Ask The Practitioner

Joanne Lescher

Joanne Lescher teaches classes in Compassionate Communication and counsels couples and families in communicating more effectively. We caught up with Joanne at Hidden Springs Wellness Center where she does her programs to ask her about the questions people most often ask her. So, Joanne, what sorts of questions do you get?

There are some good ones. Like, “My husband just doesn’t seem to have any feelings. How do I get him to open up?” That question always reminds me of what one of my male clients said: “I had a feeling once. Fortunately it passed quickly!”

So here is how I answered her: “There are two things to keep in mind if you want your husband to share his feelings with you. The first is that men and women express emotions differently. Men tend to live more in a world of action rather than feelings. This means that to share his feelings, he must shift into a foreign and somewhat scary world.

The second thing to keep in mind is that your listening skills actually affect his willingness and desire to share his feelings. Listening is a vital skill that we were never taught. In fact, most of us had dysfunctional communication modeled to us. When you learn to create a safe environment for him, listening beneath the story to his feelings and needs and then feeding those back to him, he will be much more likely to feel heard and want to open up.”

Is there a question you often get from men?

Sure, something like, “My wife just talks and talks and talks. She keeps saying the same thing over and over. I want to share with her, but I get tired of the repetition. It’s just too much.”

Here’s how I answer them: “Often, when someone repeats themselves, it’s because they don’t feel heard.  They want people to really “get” them and until they feel heard, they will just keep talking! This doesn’t mean you haven’t been listening, it just means they don’t feel heard. So, letting them know what you’ve just heard can be very comforting.  They can relax, because they really feel heard!”

What’s a common question you get from couples?

“Every time we talk about money, we end up in an argument. What can we do?” There are many different kinds of highly charged conflicts — money, sex, kids, in-laws, etc. —where good communication skills are vital. I encourage my clients to practice with less charged issues first. Don’t expect to come out of your first Compassionate Communication class and tackle all your major issues overnight! But with practice you’ll be amazed at how well you can navigate even the most challenging issues in your relationship. What a relief! To not have them building up under the surface any more.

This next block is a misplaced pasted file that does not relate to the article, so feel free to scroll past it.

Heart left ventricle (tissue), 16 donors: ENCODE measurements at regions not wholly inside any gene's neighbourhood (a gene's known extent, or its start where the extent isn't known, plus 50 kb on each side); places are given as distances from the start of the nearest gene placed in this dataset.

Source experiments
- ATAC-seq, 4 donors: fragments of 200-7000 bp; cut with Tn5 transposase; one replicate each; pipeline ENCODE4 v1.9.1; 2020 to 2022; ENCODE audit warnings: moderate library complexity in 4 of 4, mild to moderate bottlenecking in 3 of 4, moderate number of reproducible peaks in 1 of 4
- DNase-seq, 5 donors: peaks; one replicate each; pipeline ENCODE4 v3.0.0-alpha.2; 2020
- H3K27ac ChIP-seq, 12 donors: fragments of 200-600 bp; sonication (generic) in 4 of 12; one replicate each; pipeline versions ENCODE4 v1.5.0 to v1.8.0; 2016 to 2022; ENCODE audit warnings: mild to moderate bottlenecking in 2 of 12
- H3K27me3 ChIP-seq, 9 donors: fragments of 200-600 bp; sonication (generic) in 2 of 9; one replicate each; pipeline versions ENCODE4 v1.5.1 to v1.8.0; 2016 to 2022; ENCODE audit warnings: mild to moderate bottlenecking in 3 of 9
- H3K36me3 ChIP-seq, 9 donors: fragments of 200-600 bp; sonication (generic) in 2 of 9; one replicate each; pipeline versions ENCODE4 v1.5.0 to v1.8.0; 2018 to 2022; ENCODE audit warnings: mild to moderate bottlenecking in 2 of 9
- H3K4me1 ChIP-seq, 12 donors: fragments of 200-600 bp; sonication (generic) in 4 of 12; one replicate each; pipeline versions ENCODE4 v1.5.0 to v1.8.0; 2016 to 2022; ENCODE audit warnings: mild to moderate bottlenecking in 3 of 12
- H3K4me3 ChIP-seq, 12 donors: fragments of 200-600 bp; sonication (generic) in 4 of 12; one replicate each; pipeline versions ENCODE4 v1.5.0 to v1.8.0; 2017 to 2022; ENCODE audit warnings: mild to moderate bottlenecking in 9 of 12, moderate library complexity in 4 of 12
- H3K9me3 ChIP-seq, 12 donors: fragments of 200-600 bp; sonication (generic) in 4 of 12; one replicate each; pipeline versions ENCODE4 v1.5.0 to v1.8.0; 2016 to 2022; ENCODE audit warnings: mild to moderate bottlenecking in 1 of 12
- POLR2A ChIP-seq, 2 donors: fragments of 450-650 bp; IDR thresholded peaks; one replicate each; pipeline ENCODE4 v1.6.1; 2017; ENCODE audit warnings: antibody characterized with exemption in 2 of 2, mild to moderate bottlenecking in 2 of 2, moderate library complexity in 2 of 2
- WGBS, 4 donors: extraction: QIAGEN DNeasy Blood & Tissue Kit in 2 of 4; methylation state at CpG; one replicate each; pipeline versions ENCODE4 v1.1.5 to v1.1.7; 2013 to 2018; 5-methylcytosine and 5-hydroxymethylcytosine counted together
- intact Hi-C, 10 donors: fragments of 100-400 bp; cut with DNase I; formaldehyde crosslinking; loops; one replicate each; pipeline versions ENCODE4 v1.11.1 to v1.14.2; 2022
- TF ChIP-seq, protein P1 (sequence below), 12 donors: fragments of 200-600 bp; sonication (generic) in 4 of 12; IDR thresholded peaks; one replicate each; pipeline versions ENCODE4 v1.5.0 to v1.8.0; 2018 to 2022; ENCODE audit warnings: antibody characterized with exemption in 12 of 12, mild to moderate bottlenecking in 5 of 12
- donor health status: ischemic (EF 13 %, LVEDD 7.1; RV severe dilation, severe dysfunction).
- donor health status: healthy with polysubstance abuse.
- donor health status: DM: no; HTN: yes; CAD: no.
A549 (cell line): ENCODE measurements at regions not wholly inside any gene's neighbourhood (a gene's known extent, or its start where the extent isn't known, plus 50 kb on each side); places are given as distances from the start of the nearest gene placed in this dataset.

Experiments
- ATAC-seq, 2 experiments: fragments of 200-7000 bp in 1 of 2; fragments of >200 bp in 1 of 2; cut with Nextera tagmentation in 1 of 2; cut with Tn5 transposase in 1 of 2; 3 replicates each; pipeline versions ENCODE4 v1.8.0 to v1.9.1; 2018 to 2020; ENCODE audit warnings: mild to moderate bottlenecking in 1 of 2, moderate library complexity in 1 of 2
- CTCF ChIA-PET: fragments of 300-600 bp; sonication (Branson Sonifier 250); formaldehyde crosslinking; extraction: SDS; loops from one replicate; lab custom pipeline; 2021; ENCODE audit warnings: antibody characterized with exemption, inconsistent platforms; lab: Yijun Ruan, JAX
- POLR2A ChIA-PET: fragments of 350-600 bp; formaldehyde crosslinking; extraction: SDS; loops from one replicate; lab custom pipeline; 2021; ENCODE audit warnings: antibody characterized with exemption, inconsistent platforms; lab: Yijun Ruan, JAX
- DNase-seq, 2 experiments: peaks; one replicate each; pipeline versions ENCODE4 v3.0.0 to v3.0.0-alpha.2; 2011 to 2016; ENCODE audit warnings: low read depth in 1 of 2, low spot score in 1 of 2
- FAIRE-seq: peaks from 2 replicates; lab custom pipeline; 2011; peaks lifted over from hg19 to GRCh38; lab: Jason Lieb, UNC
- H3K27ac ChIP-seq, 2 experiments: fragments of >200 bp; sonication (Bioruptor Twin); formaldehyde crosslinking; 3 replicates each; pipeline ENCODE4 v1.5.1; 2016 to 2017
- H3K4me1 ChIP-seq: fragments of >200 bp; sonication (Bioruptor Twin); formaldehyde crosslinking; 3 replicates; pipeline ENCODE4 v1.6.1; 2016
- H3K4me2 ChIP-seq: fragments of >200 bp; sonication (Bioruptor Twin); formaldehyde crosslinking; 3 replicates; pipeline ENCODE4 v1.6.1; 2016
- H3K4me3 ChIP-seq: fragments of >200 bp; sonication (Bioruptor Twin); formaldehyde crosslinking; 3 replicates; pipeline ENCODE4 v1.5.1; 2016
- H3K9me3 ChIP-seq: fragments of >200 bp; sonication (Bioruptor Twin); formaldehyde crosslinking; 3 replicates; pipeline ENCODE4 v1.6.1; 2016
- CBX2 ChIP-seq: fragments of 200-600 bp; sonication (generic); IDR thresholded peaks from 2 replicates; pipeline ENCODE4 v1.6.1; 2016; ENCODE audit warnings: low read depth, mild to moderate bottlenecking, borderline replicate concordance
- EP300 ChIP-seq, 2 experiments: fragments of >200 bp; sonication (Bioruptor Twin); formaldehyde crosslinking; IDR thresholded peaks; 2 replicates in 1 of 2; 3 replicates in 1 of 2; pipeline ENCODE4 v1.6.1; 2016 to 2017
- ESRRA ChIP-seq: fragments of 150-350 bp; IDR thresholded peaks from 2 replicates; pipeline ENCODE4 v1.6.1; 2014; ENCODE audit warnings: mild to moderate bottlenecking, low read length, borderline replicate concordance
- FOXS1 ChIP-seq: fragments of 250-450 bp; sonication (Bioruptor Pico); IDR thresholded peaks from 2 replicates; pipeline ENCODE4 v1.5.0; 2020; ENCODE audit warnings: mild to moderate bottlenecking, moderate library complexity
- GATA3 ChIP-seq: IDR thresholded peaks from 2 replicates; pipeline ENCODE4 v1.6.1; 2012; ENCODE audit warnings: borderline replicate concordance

So, can you share how to deal with those major charged issues?

First, make sure that only one of you is talking at a time and that the other one is really listening. Usually we both compete to be heard at the same time and, it becomes a battle of the “Yabuts”. “Yeah, but you do this…”, Yeah, but you are…”, “Yeah, but, if only you would…”, and it keeps escalating from there. When you slow everything down, and have the least charged partner feed back what they are hearing, it dramatically changes the conversation. Of course, if both of you are too charged to listen, you won’t be able to do this. Then you need to cool off, get some space, and maybe call a friend who can empathize with you, so you can at least feel heard by someone.

How do you help newlyweds get past that honeymoon phase and build a long lasting relationship?

It’s simple. Develop effective communication skills and then practice, practice, practice. This takes time, energy, and attention, but the rewards are incredible —closeness, joy, laughter, humor, fun, playfulness, and a deepening of your love and companionship. I love working with newlyweds and even those preparing for marriage. Effective communication practiced from the beginning can prevent much of the pain that accumulates in long-term marriages.

 Tell us about your own marriage.

 George and I have been married 31 years and I’ll tell you that humor is a very important part of our relationship. Also, not taking ourselves too seriously, spending time together, creating fun weekly date nights, keeping our commitment to communicating together when things get tough, not going to bed mad… these are all part of making our relationship a top priority. We know that you either spend your energy making the relationship great, or you spend your energy cleaning up the messes. We choose door number one, and I’m happy to help other couples learn to do the same. It’s so rewarding for me to help couples work toward creating the relationship of their dreams.


Joanne Lescher has trained extensively with Marshall Rosenberg in Non Violent Communication. Her reputation has been affectionately summarized as an “ability to tame lions.” You can reach her at Hidden Springs Wellness Center, 541 488-8858, or

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Hidden Springs Wellness

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